About midnight we got to Deir ez-Zor, a lovely old Arab river town far downstream. We stopped before a rococo wrought-iron gate which opened onto elegantly landscaped gardens. Ah, we thought, a hotel! But it was the district military headquarters (an attractive military headquarters, but still a military headquarters). The district commander welcomed us cordially and offered juice. Another man came and began to question us. Did we enjoy traveling in Syria? What were the most interesting sites we had seen? Whom did we meet along the river? Then he wanted to know what we all did in real life, and was delighted to find that Fred was a lawyer—a colleague! He, it seemed, was president of the Deir ez-Zor Bar Association. And also, we sourly decided, the local D.A.
After a cordial hour, however, we began to relax. Somebody had obviously talked to somebody. Sure enough we were soon sent off to a hotel where an enormous meal was miraculously delivered to our floor. As we ate it we reviewed what had happened and decided that without that damned permit further boating was unlikely. But could we, perhaps, finish the story by following the highway overland along the river to the Iraqi border? Why not? said the Major the next morning, and put a driver and Land Rover at our disposal for the day with an Arabic version of "Leave the driving to us."
Our nocturnal safari had taken us to a more tropical part of Syria. The steep cliffs of the upper river had given way to a wide, flat flood plain. The water barely slid over the shallow mud shoals as it slowly wound around the maze of tamarisk-covered islands. Cultivated land widened into fields of cotton and occasional citrus groves. The river people were consolidated into groups of farmhouses in the shade of palm trees.
About 12 miles out of Deir, across the river, we could see the oasis of Buseire, the junction where the Khabur River joins the Euphrates and once a major stop-over on the caravan route to and from Palmyra.
Mere minutes south of Deir a castle appeared on an isolated jebel jutting from a flat plain that sweeps to the river. The castle was identified by our soldier-scholar-driver as Qalaat Ali and the plain that of Siffin, the site of one of the most famous and portentous battles in Islamic history. Here, on July 26, A.D.657, the warriors of Mu'awiyah ibn Abi Sufyan, on the point of defeat by the forces of the Caliph Ali, raised copies of the Koran on their lances and halted the hostilities. The truce or arbitration which followed led to the Umayyad caliphate which endured, with its capital at Damascus, until A.D. 750 The peaceful fields of Siffin today belie the significance of that battle which forever divided the Muslims into competing sects of Sunni and Shi'ah.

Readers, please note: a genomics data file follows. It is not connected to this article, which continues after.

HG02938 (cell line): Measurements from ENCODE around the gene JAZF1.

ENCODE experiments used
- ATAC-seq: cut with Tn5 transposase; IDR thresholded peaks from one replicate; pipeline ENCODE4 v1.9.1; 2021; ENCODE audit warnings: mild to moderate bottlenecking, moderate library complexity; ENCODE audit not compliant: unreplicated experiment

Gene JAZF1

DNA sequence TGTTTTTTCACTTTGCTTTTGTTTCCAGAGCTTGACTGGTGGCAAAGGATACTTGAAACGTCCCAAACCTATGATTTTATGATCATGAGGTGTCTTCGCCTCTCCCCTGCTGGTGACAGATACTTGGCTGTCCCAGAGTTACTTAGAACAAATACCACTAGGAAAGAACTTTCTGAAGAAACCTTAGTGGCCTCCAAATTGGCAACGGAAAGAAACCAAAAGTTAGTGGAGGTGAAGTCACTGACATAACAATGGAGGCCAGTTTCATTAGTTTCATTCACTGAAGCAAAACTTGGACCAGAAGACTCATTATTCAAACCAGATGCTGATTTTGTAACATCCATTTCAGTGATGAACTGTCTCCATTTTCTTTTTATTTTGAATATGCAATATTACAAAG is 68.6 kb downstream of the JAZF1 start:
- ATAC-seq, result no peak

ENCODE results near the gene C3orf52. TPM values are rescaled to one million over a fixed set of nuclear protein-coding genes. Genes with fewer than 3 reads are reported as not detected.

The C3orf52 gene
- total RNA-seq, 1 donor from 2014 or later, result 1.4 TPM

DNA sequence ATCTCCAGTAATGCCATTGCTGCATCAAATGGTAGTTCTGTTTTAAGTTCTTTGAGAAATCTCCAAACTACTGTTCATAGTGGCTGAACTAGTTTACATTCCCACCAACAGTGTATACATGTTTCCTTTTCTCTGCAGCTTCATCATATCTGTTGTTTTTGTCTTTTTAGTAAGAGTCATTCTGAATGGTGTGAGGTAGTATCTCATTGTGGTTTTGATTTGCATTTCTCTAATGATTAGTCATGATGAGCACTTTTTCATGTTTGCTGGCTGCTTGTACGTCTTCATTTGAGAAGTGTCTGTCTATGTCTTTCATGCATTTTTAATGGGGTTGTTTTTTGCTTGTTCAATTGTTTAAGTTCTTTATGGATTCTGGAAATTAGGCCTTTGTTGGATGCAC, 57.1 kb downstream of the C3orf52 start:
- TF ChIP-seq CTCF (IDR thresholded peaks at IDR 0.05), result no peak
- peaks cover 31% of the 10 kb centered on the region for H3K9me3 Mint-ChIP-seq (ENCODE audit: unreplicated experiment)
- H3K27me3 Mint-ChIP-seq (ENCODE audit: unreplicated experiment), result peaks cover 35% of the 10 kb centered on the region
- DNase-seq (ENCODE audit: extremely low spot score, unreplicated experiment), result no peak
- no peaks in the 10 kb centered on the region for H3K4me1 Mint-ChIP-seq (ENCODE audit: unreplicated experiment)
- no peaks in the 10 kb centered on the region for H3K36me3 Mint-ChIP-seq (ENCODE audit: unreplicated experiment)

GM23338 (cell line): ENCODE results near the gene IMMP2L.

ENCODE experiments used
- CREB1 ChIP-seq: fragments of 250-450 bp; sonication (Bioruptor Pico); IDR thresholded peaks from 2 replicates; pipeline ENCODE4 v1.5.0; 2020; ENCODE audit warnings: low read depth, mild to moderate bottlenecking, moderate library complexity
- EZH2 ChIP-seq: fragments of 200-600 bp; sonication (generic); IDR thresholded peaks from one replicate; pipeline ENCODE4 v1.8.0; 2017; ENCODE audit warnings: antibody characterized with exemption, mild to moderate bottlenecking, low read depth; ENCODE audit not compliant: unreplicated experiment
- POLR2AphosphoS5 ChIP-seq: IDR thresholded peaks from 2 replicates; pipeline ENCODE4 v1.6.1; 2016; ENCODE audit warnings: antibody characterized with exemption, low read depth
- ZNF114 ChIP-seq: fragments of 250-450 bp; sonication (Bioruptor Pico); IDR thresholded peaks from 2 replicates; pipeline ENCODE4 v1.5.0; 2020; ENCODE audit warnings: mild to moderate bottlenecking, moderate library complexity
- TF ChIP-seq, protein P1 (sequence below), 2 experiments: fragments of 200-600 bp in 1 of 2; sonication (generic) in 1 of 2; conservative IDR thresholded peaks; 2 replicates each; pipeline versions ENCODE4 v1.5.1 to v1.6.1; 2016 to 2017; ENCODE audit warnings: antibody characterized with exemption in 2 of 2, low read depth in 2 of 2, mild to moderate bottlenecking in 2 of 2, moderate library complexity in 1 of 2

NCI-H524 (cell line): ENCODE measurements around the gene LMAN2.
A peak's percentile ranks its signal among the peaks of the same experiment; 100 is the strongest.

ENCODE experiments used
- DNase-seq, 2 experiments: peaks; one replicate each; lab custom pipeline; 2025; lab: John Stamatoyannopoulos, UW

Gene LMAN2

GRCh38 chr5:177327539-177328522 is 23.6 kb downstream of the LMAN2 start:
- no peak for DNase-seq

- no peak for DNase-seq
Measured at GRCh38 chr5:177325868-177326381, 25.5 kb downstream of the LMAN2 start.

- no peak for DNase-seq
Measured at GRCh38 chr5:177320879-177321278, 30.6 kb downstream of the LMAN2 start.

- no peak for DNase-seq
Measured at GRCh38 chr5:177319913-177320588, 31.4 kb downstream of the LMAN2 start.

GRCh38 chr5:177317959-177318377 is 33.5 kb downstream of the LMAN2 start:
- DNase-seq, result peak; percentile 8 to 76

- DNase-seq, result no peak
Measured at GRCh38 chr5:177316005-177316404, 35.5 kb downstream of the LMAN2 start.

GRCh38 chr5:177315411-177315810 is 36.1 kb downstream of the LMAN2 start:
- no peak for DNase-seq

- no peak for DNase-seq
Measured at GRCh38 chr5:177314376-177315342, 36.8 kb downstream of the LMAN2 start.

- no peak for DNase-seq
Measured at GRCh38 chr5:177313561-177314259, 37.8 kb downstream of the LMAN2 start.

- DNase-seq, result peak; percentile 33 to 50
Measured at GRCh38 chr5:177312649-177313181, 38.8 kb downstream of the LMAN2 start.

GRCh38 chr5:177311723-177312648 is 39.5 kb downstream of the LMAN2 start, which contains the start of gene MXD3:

We eventually turned off the paved highway and followed a desert track to the ramparts of ancient Dura-Europus. To the left were the remains of a once triumphal arch, and to the right, two mounds of former funeral towers. From the 3rd century B.C. to the middle of the 3rd century A.D., trade caravans and military detachments entered through the main Palmyra Gate, the only one opening to the desert. Access gates from the river side have been washed away by the Euphrates.
Dura is initially impressive because of its isolation in a great space. Once inside the massive walls, you are overwhelmed by a vast site whose total area forms a desert of its own of over ISO acres. Poking up from the desert floor are brick and stone shells of buildings whose walls were once covered with vivid wall paintings. Within the enclosure were the remains of a temple of the Palmyrene gods, a Persian shrine, the House of Christians, a synagogue, the Temple of the Roman Archers, the temples of Artemis-Nanaia and Atargates. Dura was certainly an ecumenical town.